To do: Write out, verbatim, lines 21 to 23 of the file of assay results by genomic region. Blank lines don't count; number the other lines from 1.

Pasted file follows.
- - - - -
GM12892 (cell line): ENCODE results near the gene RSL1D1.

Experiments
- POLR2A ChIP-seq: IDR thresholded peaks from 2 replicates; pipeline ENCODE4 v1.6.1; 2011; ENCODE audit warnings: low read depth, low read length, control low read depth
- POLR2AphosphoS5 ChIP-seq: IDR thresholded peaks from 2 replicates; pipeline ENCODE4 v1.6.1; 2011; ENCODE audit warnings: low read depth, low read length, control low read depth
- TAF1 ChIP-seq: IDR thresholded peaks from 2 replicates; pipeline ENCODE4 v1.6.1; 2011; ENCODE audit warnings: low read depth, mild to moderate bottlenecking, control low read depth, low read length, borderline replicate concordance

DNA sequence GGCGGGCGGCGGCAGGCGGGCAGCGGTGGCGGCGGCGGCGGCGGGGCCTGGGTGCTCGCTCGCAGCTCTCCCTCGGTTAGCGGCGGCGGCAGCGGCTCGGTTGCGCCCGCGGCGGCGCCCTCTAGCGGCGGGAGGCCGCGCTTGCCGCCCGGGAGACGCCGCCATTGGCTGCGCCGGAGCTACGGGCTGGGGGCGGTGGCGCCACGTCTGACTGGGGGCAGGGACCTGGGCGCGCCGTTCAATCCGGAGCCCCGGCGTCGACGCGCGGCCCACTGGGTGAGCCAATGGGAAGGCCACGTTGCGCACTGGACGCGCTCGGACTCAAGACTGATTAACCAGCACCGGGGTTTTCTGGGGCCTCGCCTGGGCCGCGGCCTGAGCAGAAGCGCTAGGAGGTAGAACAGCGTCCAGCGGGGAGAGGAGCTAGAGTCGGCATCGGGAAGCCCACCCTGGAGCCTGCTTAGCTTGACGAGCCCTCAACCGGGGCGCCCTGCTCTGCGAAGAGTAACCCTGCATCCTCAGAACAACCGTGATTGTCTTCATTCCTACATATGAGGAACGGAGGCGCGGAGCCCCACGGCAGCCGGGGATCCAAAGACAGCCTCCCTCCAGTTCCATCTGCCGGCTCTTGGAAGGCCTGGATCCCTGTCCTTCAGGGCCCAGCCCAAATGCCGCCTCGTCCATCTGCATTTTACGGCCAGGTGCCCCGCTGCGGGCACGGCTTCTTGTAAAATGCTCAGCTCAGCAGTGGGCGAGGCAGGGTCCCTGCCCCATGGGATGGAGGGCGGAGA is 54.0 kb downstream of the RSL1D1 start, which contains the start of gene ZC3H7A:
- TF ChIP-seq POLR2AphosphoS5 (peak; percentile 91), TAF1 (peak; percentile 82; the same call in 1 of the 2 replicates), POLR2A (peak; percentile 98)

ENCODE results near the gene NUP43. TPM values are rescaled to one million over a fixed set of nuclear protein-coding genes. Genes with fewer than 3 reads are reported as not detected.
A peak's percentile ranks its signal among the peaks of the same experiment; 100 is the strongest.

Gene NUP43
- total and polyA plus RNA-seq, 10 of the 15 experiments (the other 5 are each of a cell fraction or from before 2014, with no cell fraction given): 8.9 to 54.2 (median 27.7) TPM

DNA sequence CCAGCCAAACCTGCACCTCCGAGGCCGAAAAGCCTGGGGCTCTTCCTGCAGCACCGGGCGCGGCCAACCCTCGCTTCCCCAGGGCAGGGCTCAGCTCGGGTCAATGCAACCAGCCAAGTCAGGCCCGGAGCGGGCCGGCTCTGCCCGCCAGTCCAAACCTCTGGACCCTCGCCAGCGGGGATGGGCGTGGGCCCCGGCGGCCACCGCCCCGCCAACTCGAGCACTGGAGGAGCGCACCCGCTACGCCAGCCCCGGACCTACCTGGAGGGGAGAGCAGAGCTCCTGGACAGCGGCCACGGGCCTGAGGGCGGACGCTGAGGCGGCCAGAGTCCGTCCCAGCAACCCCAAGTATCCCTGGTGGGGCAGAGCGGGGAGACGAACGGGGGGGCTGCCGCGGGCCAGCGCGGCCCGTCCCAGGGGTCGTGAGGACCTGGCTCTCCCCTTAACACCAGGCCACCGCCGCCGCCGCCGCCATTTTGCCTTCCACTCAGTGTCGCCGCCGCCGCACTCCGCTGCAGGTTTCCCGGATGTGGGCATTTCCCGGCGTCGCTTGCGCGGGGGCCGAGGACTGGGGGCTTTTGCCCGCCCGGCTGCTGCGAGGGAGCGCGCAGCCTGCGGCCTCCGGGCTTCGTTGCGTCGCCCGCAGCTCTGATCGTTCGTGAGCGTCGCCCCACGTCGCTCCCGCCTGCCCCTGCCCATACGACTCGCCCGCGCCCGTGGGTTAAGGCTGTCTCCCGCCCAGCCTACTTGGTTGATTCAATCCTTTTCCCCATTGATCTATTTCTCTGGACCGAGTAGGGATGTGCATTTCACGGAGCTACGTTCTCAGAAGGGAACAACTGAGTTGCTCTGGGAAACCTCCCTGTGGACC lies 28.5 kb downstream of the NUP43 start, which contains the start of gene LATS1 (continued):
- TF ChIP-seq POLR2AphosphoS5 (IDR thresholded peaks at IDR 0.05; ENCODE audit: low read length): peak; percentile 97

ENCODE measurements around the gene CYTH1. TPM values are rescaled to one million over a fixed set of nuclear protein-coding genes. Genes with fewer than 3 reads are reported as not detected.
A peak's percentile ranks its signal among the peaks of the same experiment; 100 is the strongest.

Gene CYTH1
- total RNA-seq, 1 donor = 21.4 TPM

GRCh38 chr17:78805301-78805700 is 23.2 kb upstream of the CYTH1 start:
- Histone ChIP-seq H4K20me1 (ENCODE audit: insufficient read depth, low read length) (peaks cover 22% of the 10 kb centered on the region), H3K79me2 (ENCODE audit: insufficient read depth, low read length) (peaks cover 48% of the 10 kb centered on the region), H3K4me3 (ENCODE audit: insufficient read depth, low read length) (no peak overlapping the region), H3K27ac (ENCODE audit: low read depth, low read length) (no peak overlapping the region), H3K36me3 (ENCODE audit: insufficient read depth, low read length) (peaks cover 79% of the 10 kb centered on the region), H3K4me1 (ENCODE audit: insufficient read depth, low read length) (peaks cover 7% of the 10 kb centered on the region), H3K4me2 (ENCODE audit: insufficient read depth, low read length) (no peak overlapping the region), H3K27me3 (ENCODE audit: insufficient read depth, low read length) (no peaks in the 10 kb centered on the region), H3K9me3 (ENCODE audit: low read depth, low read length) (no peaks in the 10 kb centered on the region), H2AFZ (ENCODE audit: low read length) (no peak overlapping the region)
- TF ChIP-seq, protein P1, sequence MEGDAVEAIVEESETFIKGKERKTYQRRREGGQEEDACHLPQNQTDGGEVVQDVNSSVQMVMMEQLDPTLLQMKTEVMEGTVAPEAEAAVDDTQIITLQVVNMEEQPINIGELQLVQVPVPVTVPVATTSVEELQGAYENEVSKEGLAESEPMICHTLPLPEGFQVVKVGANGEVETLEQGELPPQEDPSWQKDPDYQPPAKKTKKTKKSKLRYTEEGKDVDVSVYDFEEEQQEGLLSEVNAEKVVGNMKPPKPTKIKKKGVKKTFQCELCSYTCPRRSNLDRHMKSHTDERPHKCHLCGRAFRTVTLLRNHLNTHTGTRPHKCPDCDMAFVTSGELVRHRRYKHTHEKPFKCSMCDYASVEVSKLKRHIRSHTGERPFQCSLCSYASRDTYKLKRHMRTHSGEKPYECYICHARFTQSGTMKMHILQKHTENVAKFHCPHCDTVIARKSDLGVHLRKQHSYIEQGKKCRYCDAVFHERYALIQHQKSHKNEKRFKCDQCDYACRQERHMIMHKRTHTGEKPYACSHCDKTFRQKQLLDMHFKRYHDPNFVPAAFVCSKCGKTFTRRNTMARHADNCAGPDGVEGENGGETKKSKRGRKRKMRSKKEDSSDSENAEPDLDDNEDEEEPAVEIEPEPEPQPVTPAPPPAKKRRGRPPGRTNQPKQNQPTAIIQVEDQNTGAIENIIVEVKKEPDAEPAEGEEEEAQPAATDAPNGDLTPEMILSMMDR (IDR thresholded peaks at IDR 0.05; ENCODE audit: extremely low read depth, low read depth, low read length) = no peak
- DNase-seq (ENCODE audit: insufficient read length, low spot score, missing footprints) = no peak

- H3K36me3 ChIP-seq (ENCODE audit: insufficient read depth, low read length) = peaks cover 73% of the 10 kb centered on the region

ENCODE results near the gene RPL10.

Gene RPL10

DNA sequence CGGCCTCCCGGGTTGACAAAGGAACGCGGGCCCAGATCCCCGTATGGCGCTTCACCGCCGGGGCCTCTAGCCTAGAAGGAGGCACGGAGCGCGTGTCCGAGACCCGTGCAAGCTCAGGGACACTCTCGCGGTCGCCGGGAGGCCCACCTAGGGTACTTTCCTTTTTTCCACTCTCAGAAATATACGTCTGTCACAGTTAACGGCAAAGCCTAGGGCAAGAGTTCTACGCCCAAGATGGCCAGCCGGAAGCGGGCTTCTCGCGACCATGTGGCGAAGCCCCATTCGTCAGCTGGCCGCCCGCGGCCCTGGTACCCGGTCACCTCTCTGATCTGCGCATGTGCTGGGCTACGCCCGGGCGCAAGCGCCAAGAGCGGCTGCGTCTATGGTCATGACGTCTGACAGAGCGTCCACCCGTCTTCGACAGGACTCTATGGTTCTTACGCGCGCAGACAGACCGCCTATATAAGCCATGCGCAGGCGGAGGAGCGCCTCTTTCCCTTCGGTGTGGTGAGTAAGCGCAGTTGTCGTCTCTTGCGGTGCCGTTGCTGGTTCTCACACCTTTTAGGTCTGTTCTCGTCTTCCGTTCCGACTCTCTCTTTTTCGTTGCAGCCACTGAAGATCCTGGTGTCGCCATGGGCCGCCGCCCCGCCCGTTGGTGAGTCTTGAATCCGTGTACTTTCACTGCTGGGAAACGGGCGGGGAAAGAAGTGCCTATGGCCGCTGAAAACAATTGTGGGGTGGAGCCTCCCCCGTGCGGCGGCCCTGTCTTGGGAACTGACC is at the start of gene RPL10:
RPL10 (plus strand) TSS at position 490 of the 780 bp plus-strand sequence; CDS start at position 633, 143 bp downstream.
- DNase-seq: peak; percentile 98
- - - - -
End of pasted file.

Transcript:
- DNase-seq (ENCODE audit: insufficient read length, low spot score, missing footprints) = no peak

- H3K36me3 ChIP-seq (ENCODE audit: insufficient read depth, low read length) = peaks cover 73% of the 10 kb centered on the region

ENCODE results near the gene RPL10.